# Learning and Studying Tips

• #### How to approach a quantitative exam, quiz or homework problem

1. What is the quantity that you are looking for? Write it down.
2. What are the different items regarding which you have information? Write them down.
3. Write out different formulas that relate the quantity sought to one or more of the quantities which are given.
4. Plug in the numbers for the unknowns in each formula; if you don't have any of these unknowns, try to compute them from the other data that is given, iterating between the previous step and this one. Once we can plug in numbers for all the unknowns in the formula, we go on to the next step.
5. Once you have all the unknowns in the formula except the quantity that you are looking for, solve the resulting equation.
6. If there is more than one unknown, try another formula.
7. If none of the formulas lead to an equation in a single variable, look for other formulas.
8. Go over your work again.

#### Examples:

Calculating Portfolio Betas: Chapter 11, Problem 15, p. 364, Ross, Westerfield and Jordan, 3rd. ed. (used for FIN 301)
You own a portfolio invested 20 percent in Stock Q, 40 percent in Stock R, 25 percent in Stock S, and 15 percent in Stock T. The betas for these four stocks are 1.10, 0.95, 1.40 and 0.70 respectively. What is the portfolio beta?

Let us apply the suggested steps in order:
1. The desired quantity (from the last sentence) is the portfolio beta.

2. The information given is of two kinds: a) the proportion of money invested in each of the four stocks, and b) the betas of the four stocks.

3. Clearly, we need a formula that involves the portfolio beta. Look in Appendix B, Key Equations. In this case, no formula is given for the portfolio beta. So let's go to the chapter itself. Where might there be such a formula? Look at the section headings. Looking in order, we see that section 11.2 talks about portfolios; however, there is no discussion of betas at that point in the chapter. Going further, we see 11. 5 deals with diversification and portfolio risk; that section, too, has no discussion of betas. Next, in section 11.6, the third subsection is titled 'Portfolio Betas.' Bingo!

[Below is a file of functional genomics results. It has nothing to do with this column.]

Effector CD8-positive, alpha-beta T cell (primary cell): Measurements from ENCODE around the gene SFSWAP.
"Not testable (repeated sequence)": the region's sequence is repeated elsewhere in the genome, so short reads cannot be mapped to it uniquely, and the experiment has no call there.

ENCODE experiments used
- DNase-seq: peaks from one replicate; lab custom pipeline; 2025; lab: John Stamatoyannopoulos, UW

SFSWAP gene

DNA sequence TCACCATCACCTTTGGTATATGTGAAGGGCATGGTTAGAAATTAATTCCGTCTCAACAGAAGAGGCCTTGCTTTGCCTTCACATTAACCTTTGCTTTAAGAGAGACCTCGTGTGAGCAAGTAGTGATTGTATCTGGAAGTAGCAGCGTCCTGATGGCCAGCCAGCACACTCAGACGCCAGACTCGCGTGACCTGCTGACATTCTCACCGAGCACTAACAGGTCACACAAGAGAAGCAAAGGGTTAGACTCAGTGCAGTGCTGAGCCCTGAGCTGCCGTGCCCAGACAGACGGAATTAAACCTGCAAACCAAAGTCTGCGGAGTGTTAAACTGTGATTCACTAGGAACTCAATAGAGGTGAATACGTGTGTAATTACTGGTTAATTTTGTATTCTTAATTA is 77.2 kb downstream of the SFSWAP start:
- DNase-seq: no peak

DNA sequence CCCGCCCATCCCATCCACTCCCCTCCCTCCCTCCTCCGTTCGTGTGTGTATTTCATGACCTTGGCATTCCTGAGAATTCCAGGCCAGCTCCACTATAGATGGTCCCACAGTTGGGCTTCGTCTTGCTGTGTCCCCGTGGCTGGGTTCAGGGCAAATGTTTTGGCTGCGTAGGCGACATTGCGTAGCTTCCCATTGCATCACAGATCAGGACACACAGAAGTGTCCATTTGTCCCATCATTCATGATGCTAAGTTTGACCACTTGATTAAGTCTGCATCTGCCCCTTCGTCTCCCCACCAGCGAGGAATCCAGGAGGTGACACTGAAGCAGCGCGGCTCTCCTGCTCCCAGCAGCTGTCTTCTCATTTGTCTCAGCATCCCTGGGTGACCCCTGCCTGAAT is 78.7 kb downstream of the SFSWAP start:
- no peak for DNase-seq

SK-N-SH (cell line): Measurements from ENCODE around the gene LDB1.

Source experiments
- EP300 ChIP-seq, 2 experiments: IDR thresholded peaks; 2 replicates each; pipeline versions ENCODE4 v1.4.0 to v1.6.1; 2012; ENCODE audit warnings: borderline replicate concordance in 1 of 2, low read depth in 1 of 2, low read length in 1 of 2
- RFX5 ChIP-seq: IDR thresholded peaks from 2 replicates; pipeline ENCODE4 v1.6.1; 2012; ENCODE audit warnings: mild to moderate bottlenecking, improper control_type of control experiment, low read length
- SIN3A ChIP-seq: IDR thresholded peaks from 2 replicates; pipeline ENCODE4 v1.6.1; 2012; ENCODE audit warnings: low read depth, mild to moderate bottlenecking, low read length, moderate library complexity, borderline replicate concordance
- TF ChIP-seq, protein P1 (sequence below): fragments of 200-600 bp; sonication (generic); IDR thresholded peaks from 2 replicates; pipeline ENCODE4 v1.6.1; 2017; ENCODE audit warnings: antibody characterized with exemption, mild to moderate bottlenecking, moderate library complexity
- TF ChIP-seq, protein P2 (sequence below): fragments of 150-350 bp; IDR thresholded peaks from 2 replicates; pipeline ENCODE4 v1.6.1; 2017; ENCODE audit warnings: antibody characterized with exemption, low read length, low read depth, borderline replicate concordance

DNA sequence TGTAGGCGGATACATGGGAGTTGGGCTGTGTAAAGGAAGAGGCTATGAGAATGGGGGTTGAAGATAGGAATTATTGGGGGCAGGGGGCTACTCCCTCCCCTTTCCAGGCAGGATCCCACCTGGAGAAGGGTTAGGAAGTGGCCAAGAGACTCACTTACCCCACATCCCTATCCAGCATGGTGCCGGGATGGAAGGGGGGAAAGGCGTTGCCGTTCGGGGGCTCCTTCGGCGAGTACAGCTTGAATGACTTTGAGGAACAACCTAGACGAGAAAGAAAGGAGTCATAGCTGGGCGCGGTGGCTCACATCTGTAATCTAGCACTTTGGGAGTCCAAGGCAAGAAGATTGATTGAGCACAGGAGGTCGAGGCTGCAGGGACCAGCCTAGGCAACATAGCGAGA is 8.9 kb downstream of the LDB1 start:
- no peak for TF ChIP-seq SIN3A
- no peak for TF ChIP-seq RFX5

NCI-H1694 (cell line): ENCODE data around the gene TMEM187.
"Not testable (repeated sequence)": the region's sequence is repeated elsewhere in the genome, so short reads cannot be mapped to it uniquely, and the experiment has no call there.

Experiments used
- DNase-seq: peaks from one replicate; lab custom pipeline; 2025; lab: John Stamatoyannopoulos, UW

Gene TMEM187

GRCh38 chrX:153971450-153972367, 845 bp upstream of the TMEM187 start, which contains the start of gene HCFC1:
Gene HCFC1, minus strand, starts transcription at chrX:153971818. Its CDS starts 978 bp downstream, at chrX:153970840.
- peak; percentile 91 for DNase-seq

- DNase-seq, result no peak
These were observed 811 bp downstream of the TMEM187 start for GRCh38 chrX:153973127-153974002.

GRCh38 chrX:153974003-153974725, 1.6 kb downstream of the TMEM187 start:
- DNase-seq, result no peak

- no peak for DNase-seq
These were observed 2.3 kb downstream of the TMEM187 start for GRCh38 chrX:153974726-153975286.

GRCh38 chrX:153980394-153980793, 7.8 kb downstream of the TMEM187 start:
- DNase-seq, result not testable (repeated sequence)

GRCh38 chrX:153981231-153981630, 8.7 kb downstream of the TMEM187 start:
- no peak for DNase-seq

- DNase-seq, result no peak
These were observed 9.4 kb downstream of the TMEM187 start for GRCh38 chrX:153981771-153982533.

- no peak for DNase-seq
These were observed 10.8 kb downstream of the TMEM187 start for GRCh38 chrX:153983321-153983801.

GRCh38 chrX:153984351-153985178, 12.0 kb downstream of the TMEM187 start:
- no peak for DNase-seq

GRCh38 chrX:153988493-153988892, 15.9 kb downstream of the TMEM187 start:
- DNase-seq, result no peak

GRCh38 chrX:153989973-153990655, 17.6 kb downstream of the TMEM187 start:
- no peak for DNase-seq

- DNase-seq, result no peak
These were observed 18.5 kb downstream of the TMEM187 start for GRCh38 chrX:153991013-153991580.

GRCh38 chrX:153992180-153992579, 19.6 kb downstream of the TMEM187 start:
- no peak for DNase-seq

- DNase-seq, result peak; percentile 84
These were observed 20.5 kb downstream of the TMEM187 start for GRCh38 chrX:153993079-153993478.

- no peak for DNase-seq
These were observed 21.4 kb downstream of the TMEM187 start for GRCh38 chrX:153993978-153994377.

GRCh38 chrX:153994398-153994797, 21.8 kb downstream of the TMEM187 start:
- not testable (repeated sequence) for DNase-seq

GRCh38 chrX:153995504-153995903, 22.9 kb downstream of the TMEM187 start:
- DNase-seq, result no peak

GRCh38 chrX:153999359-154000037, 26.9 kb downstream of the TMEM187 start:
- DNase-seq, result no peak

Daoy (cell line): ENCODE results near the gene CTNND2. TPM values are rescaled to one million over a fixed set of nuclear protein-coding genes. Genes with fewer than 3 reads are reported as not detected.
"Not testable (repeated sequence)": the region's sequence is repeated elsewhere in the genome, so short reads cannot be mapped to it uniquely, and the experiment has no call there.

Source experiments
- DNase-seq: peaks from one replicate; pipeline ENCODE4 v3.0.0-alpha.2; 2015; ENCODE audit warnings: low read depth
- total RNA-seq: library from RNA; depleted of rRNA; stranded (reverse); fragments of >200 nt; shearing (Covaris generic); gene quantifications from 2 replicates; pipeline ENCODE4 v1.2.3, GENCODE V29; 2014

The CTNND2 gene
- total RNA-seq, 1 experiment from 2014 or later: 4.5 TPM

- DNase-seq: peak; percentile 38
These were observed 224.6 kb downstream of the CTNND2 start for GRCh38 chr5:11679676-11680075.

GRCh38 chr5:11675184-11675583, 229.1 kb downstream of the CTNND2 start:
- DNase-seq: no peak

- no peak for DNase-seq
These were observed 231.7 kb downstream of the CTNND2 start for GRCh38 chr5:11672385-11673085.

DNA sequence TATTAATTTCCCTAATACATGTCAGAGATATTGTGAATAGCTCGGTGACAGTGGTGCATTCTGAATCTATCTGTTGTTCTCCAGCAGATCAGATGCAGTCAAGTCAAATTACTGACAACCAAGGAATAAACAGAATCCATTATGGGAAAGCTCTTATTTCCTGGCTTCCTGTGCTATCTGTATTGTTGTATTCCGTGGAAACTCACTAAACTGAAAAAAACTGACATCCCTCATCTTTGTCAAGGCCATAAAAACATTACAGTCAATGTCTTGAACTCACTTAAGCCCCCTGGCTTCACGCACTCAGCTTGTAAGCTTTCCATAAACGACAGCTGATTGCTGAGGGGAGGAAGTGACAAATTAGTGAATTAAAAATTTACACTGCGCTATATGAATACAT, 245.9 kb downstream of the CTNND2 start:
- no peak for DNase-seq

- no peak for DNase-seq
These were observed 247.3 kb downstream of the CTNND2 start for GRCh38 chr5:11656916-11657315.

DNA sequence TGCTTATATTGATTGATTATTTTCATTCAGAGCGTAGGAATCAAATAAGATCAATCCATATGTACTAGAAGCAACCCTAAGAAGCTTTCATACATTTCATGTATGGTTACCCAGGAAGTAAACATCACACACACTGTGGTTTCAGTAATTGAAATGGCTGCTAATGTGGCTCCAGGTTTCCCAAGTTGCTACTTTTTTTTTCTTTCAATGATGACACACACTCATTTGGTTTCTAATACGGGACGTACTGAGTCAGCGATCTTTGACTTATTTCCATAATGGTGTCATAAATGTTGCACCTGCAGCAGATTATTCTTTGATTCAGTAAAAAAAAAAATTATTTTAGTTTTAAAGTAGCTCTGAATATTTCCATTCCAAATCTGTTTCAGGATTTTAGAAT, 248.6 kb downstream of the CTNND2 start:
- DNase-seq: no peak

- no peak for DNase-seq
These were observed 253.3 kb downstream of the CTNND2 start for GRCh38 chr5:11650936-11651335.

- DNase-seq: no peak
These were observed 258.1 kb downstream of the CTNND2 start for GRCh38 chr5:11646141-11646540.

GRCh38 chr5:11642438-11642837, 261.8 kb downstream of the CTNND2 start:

Unfortunately, no formulas for portfolio beta. On the other hand, at the bottom of p. 348, an example is worked out. By looking at that example, and at the second line in that subsection [A portfolio beta, however, can be calculated just like a portfolio expected return.], we can get the formula that we want. Comparing the worked-out example with formula 11.2 for portfolio expected returns (p. 337), we see that the required formula is:

Portfolio beta = (percentage of money in asset 1)x(Beta of asset 1) + (percentage of money in asset 2)x(Beta of asset 2) + ... + (percentage of money in asset n)x(Beta of asset n).

4. When we try to plug in the numbers, we see that all the required information is provided in the question. So we simply plug in the numbers:

Portfolio beta = (0.20)(1.10) + (0.40)(0.95) + (0.25)(1.40) + (0.15)(0.70) = 1.06.